TechWhirl (TECHWR-L) is a resource for technical writing and technical communications professionals of all experience levels and in all industries to share their experiences and acquire information.
For two decades, technical communicators have turned to TechWhirl to ask and answer questions about the always-changing world of technical communications, such as tools, skills, career paths, methodologies, and emerging industries. The TechWhirl Archives and magazine, created for, by and about technical writers, offer a wealth of knowledge to everyone with an interest in any aspect of technical communications.
These are all excellent suggestions. I would add that with
illustration (screen grabs, charts, graphs...) becoming so
commonplace in TW, and if you are designing style guides for clients,
you can get some 'visual' style guidelines from:
(1) Robin Williams, _The Non-Designer's Design Book_, Peachpit Press.
Contrast, repetition, alignment and proximity are discussed in a fun
and informative way. Ties in nicely with the "parallelism" entry in
Microsoft's _Manual of Style_.
(2) _The Chicago Manual of Style_. When Microsoft's
_Manual of Style_ came out in 1995, it was outstanding
as a checklist of necessary terms to be investigated further.
When style issues beyond its scope would crop up, Microsoft
recommended _The Chicago..._, for tables, lists, indexing, pagination,
and so on. Higly recommended if you have to design
any of these elements in a document.
(3) Speaking of elements, (and please don't laugh :-) Euclid's
_Element's of Geometry_ (circa 400 B.C.) remains one of
the earliest samples of great TW. Euclid included illustrations,
cross-references, definitions, procedures, and so on in his _Elements_.
Better to get a version with little or no commentary, like the one in
the set of Britannica Great Books. On the web, the commentary
can be a useless distraction: http://aleph0.clarku.edu/~djoyce/java/elements/elements.html
Obvious, often neglected: a respectable, general dictionary (!)
like the OED or Webster's has answers to usage for things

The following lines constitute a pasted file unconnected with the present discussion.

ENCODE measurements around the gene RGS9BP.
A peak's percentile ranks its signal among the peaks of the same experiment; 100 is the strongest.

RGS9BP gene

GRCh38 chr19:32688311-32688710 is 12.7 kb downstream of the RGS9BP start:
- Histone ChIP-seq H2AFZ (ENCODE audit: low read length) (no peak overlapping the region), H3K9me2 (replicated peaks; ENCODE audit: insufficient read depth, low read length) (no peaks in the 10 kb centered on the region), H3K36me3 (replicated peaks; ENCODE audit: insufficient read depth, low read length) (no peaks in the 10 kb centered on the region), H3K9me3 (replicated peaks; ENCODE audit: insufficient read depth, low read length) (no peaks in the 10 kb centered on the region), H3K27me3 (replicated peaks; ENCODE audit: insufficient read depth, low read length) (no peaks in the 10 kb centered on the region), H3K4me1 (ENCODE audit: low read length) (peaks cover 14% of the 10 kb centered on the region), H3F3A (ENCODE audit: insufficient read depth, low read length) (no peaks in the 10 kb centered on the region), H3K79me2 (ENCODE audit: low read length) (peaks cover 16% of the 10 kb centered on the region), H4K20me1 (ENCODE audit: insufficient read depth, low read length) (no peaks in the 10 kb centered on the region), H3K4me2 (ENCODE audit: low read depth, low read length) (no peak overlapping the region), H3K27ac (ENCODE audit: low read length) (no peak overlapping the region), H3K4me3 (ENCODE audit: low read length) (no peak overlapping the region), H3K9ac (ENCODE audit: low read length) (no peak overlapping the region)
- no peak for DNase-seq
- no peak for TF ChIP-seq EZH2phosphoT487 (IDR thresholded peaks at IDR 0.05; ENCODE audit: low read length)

like "click" vs. "click on"--clients find it comforting to find out
that it is more of a language issue than a technical issue;
people were clicking their heels long before mice. :-)
And there's an "artsy", opinionated, controversial, checklist
of laymen's usage for technical terms in Hale's _Wired Style_,
sub-titled: "Principles of English Usage in the Digital Age".
Stuart Burnfield <slb -at- westnet -dot- com -dot- au> a écrit :
"IBM Style provides consistency guidelines for IBM information.
The guidelines cover all areas of the business: hardware, software,
mainframe, workstation, and more. These guidelines are developed and
maintained by a committee of technical editors from each IBM Division
around the world who ensure that the guidelines address a global
audience that uses a wide range of IBM products."
It was written by a group of writers and editors at IBM. They're mostly
the people who maintain the IBM Style guide and Word Usage DB, so the
book complements the online resources nicely. In fact, the in-house
version of IBM Style has a reference at the bottom of each topic to the
corresponding section in DQTI.
Sun's "Read Me First! A Style Guide for the Computer Industry" is an
excellent short guide to the most common questions and problems faced by
working tech writers. I haven't seen the second edition but I assume
it's like the first edition, only better.
Create HTML or Microsoft Word content and convert to Help file formats or
printed documentation. Features include support for Windows Vista & 2007
Microsoft Office, team authoring, plus more. http://www.DocToHelp.com/TechwrlList
Now shipping: Help & Manual 4 with RoboHelp(r) import! New editor,
full Unicode support. Create help files, web-based help and PDF in up
to 106 languages with Help & Manual: http://www.helpandmanual.com
You are currently subscribed to TECHWR-L as archive -at- web -dot- techwr-l -dot- com -dot-